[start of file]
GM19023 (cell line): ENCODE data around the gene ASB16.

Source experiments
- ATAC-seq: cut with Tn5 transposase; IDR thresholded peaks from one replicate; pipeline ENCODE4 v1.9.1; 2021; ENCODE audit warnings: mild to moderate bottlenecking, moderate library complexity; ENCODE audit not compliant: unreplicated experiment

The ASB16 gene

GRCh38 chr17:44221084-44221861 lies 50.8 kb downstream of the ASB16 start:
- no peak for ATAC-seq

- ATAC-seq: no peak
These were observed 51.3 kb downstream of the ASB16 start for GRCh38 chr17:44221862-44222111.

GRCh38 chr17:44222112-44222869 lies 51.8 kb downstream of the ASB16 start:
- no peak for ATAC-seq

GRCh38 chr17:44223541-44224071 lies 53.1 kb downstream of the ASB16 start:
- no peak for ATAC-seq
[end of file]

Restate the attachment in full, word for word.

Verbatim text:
GM19023 (cell line): ENCODE data around the gene ASB16.

Source experiments
- ATAC-seq: cut with Tn5 transposase; IDR thresholded peaks from one replicate; pipeline ENCODE4 v1.9.1; 2021; ENCODE audit warnings: mild to moderate bottlenecking, moderate library complexity; ENCODE audit not compliant: unreplicated experiment

The ASB16 gene

GRCh38 chr17:44221084-44221861 lies 50.8 kb downstream of the ASB16 start:
- no peak for ATAC-seq

- ATAC-seq: no peak
These were observed 51.3 kb downstream of the ASB16 start for GRCh38 chr17:44221862-44222111.

GRCh38 chr17:44222112-44222869 lies 51.8 kb downstream of the ASB16 start:
- no peak for ATAC-seq

GRCh38 chr17:44223541-44224071 lies 53.1 kb downstream of the ASB16 start:
- no peak for ATAC-seq